As monolithic systems become too large to deal with, many enterprises are drawn to breaking them down into the microservices architectural style. It is a worthwhile journey, but not an easy one.
Monolithic could work if your goal is to just create a small application for in-house functions, such as back-office tasks. It’d be quicker and easier to develop, and if you keep the app lite or skim in terms of features, it’ll be easy to maintain as well. The latter point is especially key if your company only has a small team of developers.
But if you expect your application to sustain lots of users and take on a growing set of new features and services, then start with microservices.
Yes, it could be costlier to develop for a start, but pushing it off would mean taking on technical debt. That debt will result in other costs down the line, rendering any upfront savings irrelevant.
As noted above, microservices-based applications are costlier to develop upfront, but they come with many advantages suited for the needs of large-scale deployments.
With a microservices application, you can cut the time it takes to release new updates. You’re deploying multiple services independently of each other. This lets you update each separately without the need to wait on the others.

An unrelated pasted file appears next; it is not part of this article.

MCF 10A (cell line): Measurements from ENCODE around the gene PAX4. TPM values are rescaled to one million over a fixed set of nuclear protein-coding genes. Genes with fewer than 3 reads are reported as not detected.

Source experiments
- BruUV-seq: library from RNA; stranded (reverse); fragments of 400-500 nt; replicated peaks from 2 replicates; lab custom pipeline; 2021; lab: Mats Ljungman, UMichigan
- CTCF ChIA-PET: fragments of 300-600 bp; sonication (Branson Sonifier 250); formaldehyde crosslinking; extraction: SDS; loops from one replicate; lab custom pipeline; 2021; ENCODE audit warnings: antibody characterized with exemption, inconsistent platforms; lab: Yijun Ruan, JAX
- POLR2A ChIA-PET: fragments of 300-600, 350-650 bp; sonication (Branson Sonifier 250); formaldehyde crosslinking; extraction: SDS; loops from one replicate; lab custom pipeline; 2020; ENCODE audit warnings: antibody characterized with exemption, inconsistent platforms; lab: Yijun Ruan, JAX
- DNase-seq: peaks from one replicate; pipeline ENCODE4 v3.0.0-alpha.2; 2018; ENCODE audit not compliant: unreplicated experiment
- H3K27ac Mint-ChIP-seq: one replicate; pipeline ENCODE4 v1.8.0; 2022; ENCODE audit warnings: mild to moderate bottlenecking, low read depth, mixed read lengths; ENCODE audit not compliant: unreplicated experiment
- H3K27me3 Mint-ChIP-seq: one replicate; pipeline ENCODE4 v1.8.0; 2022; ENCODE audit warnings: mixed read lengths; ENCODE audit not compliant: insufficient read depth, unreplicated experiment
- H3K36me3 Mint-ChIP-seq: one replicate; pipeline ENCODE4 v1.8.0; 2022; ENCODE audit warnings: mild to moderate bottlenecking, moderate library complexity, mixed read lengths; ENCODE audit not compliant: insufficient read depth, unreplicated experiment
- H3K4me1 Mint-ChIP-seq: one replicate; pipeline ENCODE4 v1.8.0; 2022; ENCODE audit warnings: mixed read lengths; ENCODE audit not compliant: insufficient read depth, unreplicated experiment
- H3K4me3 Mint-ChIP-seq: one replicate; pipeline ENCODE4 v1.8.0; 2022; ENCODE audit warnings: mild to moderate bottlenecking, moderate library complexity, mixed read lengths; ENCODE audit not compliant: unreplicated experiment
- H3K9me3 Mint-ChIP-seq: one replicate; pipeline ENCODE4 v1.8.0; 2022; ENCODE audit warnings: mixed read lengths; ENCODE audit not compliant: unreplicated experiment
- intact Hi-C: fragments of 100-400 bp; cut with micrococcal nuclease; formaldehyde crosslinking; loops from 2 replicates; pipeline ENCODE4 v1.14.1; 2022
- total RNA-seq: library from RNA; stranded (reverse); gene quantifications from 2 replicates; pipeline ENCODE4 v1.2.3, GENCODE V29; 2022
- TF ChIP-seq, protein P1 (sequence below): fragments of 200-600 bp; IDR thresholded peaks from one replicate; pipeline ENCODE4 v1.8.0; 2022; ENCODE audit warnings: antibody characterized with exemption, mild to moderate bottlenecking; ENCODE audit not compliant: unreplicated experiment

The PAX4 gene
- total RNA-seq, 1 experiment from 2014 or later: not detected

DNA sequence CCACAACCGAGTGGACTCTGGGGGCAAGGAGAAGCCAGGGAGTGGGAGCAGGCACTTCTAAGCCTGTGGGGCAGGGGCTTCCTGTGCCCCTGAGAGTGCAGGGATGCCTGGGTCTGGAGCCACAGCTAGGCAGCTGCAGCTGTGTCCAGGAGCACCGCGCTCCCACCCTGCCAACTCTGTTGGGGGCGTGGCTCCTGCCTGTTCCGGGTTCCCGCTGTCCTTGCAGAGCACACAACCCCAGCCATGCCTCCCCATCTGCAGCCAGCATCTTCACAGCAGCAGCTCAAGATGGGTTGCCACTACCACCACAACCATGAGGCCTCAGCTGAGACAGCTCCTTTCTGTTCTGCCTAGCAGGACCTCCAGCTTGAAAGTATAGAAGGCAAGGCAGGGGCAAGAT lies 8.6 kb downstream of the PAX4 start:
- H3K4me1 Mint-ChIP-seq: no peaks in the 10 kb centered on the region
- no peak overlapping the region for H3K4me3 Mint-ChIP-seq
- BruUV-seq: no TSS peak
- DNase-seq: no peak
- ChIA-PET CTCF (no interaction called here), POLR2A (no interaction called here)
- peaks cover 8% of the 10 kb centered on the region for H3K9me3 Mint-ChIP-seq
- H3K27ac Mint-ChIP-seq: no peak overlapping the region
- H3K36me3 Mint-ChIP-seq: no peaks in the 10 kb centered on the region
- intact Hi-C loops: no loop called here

You can also scale individual features to meet demand. So if Netflix’s search service sees more use, Netflix can dedicate more resources to that service and its specific resources.
Finally, you can also avoid cascading failures with microservices. So if a specific service fails, only that one will fail, it won’t cause the entire application to fail.
Changing From Monolithic Architecture to Microservices
Be it as a new application or a legacy modernization project, you should follow these best practices when implementing a microservices-based application.
- each microservice should be to one single data source (it should only control one table).
- each microservice should only do one thing, and do that one thing well. However, you should also stay away from nano-services (i.e., breaking each service into sub-components) — going too small becomes inefficient, maintain a balance.
- when you build microservices, they should be in a bounded context. So one microservice should handle each context, such as the sales context (e.g., order, cart, etc) and support context in an e-commerce application.
- with microservices, you should favour re-writing over re-usability. Let’s say you have two or more microservices with common elements, you should re-write them to be different than to try having them share the same logic across multiple applications.
Whenever you split a monolithic to microservice — just think of the below points.
- Plugin/Play -> Anyone can call -> Multi tenant architecture support
- Operation -> None of the other should fail surprisingly - they should gracefully fail
- Microservice communication -> Asynchronous as well as synchronous
- Independent development and deployment should be possible
- Testing -> stub testing possible
- Microservice will have a defined definition, entities, scope -> segregated responsibility